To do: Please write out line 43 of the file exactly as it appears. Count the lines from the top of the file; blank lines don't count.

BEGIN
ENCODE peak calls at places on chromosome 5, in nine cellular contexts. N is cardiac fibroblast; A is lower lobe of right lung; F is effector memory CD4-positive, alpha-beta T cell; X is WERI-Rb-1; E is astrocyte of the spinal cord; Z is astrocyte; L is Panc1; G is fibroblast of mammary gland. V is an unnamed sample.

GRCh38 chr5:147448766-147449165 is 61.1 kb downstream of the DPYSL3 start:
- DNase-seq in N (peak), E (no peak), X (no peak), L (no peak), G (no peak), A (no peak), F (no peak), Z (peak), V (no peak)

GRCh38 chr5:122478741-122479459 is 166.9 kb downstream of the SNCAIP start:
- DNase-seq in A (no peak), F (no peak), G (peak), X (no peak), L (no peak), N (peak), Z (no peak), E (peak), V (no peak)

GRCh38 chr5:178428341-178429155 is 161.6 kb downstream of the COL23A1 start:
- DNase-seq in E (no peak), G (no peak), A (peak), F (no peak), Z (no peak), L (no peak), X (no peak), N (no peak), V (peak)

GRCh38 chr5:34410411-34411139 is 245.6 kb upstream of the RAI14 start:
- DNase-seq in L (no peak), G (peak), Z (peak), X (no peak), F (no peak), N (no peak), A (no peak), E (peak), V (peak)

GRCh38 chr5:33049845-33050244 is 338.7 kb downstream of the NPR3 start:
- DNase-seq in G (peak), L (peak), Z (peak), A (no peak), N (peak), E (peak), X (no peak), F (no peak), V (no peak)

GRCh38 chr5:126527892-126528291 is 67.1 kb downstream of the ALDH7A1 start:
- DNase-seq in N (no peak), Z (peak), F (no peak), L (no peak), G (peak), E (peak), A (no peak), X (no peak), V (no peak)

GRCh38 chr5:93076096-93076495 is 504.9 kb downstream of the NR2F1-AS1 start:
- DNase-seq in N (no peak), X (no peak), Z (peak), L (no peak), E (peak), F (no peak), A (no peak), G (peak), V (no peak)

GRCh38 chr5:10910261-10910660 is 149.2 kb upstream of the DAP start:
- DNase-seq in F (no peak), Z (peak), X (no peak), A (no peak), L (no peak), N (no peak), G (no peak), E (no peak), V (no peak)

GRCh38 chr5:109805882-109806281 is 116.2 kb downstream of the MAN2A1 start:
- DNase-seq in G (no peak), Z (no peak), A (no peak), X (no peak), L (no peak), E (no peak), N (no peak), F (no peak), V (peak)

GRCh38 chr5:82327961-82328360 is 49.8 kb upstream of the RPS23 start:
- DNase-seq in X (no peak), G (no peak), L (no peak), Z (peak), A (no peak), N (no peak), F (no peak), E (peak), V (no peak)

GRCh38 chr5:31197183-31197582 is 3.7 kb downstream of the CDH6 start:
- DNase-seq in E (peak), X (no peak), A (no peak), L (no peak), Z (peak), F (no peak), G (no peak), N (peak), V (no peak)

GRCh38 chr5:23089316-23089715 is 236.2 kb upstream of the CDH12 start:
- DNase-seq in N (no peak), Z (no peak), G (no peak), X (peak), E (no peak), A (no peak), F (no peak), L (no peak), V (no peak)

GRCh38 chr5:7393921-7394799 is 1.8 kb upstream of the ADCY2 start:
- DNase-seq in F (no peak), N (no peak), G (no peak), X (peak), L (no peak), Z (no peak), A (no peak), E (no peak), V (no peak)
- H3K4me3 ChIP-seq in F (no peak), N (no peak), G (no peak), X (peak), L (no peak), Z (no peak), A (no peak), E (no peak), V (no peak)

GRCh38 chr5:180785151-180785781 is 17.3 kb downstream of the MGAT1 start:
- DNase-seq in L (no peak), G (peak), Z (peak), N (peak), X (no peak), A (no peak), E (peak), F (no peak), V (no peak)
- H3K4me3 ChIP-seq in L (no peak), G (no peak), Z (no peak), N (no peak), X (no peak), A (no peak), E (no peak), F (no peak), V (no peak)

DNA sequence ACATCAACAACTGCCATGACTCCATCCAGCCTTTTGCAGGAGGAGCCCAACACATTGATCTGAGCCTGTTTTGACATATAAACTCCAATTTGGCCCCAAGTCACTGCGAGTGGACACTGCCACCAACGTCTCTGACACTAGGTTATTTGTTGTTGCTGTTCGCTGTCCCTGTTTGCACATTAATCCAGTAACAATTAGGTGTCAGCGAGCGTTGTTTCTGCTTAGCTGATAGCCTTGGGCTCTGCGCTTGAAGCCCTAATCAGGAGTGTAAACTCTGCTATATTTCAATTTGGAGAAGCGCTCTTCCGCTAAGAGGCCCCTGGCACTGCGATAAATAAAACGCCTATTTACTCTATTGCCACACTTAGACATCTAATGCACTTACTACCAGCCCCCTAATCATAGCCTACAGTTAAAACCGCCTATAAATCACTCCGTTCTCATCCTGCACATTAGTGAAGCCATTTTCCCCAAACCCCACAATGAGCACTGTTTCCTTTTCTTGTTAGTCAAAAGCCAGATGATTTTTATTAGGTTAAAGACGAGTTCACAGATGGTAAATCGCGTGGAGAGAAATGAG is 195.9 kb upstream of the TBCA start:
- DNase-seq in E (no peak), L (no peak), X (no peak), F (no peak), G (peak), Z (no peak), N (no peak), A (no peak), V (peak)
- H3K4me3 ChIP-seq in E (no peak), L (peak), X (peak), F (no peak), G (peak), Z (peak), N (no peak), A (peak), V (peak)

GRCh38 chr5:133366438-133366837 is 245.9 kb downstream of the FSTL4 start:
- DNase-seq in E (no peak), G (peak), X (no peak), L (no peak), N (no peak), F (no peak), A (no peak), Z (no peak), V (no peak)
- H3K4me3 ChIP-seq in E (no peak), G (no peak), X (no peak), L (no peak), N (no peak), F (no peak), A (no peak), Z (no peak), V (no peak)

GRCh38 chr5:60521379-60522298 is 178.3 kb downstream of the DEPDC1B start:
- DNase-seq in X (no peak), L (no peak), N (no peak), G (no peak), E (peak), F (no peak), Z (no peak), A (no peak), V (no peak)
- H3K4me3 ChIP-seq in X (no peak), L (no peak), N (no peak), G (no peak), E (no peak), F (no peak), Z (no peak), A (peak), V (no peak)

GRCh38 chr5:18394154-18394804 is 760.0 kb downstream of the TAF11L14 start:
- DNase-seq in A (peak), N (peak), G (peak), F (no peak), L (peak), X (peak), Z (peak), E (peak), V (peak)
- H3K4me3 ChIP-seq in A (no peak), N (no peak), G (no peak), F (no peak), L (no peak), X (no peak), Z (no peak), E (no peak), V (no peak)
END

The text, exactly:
- H3K4me3 ChIP-seq in A (no peak), N (no peak), G (no peak), F (no peak), L (no peak), X (no peak), Z (no peak), E (no peak), V (no peak)